Queering the Archive

An interview with Jenn Shapland at Bookforum:

I struggle with biography as a genre, because I’m deeply interested in life writing, but allergic to anything that starts with “So-and-so was born in 1946.” Who is this third person claiming omniscience about someone else’s life? Why must we begin with birth, which no one remembers, or with ancestors, and move chronologically? The written record about Carson tries to sandwich her into a conventional, straight biography, wherein a person is born, comes of age, marries, and dies. That’s just not how her life went, or that’s not a way to capture the really exciting stuff, like her relationships with women that happened while she was married, her getting divorced and remarrying and abandoning the same guy, living with the queer cadre at February House, meeting Mary Mercer in her forties and falling in love, coming of age late in life. Queer narratives are all over the place, and queer people frequently take a long time to figure shit out. They live many lives in the space of one life, often with different identities, genders, pronouns, bodies, and styles. Queer narratives demand new forms, and I would love to see more queer writing that fucks with all different genres and literary conventions.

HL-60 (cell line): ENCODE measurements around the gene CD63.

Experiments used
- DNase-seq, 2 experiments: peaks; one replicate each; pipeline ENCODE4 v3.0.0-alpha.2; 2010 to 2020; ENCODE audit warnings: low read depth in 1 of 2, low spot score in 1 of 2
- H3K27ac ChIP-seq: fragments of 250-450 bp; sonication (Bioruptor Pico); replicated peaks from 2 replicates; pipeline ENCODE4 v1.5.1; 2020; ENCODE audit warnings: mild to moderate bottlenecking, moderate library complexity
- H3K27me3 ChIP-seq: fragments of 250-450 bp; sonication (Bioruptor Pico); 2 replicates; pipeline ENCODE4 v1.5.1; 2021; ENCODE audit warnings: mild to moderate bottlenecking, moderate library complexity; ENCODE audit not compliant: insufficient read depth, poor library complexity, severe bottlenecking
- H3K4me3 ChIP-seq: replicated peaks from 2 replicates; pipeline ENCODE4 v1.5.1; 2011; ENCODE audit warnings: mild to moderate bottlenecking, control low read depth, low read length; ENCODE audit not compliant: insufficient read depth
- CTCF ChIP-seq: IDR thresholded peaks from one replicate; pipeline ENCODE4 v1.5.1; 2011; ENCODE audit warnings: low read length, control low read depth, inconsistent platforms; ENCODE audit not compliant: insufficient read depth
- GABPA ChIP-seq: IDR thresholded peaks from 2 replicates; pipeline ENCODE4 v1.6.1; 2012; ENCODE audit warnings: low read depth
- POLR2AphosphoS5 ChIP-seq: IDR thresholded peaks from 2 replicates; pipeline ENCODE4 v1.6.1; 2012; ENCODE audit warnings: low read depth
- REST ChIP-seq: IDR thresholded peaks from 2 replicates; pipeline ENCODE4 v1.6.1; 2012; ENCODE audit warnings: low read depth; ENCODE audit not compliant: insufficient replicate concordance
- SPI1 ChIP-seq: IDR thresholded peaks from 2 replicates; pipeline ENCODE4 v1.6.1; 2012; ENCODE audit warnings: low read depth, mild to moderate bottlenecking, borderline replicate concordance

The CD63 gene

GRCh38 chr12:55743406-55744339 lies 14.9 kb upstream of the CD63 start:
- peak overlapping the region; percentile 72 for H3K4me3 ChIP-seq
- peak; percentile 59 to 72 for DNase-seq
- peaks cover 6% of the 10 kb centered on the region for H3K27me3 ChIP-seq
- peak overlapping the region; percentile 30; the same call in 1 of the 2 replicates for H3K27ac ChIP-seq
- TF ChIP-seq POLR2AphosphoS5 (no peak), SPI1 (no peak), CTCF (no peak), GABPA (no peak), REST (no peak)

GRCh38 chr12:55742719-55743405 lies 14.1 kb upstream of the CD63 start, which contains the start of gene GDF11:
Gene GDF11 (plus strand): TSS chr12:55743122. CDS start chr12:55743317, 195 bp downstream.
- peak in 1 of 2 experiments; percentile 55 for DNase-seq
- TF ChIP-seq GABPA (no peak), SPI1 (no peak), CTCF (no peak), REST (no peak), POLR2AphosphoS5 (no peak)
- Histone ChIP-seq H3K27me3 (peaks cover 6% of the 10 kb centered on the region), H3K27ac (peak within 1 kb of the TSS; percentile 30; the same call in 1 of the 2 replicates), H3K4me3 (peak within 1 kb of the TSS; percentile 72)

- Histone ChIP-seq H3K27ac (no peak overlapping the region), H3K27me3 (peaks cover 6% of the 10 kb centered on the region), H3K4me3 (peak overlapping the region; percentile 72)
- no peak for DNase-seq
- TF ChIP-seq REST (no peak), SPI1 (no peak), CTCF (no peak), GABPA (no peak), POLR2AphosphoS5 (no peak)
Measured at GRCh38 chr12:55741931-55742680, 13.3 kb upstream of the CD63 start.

more here.